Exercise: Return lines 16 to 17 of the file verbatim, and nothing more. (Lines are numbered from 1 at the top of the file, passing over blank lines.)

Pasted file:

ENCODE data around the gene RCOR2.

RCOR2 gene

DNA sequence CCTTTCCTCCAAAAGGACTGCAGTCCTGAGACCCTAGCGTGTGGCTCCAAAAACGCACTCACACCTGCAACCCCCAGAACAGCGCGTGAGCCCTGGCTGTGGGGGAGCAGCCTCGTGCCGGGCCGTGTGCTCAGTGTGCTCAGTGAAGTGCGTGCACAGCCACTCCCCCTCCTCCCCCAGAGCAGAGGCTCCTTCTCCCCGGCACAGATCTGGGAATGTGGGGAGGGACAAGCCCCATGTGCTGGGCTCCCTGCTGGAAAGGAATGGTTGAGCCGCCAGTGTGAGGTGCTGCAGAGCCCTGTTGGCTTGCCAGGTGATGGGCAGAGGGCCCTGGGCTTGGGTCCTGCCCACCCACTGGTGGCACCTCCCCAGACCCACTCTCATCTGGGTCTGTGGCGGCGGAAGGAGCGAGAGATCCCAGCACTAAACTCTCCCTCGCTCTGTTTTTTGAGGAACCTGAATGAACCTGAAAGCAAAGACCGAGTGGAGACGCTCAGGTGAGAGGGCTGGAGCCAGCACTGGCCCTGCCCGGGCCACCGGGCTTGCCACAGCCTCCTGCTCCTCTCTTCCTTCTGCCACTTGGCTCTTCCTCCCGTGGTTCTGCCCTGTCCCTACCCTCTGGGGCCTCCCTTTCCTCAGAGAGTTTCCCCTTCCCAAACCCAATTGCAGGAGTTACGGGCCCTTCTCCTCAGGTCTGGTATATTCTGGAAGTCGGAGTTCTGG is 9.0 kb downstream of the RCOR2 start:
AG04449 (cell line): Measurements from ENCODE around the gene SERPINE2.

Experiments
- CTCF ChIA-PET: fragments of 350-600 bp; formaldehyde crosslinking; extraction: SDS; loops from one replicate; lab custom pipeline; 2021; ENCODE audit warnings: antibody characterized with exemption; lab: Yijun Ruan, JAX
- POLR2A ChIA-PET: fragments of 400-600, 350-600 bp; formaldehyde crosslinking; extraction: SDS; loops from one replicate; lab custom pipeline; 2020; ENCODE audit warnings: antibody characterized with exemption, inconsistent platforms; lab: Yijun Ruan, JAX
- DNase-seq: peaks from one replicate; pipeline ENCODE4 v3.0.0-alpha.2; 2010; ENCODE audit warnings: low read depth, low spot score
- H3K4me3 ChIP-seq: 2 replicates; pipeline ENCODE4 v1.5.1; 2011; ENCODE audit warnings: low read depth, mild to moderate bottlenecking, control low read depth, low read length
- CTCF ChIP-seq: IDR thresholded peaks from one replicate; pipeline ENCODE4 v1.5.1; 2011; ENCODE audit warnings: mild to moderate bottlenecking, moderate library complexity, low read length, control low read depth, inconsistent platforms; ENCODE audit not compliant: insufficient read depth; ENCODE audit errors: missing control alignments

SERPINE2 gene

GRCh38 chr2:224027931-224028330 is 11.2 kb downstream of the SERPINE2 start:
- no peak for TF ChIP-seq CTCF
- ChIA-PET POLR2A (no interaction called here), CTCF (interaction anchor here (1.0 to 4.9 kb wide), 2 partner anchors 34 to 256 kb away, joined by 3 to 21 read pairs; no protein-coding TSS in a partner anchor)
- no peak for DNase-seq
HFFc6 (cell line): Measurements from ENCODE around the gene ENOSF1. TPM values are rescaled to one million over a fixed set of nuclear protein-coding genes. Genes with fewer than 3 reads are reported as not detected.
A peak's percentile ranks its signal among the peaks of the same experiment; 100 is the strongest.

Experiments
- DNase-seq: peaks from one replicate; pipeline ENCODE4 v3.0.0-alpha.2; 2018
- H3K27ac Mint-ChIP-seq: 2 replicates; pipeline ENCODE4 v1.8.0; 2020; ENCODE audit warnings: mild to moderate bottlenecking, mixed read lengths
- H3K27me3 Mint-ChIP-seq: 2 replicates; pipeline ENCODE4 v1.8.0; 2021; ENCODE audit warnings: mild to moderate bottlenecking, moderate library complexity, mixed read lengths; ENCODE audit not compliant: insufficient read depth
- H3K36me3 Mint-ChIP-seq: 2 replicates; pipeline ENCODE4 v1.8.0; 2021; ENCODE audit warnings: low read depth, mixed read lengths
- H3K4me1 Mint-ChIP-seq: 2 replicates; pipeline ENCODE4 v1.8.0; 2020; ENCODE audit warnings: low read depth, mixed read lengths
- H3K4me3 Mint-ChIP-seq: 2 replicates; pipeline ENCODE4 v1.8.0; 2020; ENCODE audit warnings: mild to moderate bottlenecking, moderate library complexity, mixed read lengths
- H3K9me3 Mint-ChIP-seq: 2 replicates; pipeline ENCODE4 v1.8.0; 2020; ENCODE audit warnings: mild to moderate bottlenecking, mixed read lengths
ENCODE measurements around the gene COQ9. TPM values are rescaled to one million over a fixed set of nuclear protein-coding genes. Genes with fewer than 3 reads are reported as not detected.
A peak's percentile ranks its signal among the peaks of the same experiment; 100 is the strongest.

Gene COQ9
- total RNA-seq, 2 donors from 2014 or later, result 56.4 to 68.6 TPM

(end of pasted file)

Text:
HFFc6 (cell line): Measurements from ENCODE around the gene ENOSF1. TPM values are rescaled to one million over a fixed set of nuclear protein-coding genes. Genes with fewer than 3 reads are reported as not detected.
A peak's percentile ranks its signal among the peaks of the same experiment; 100 is the strongest.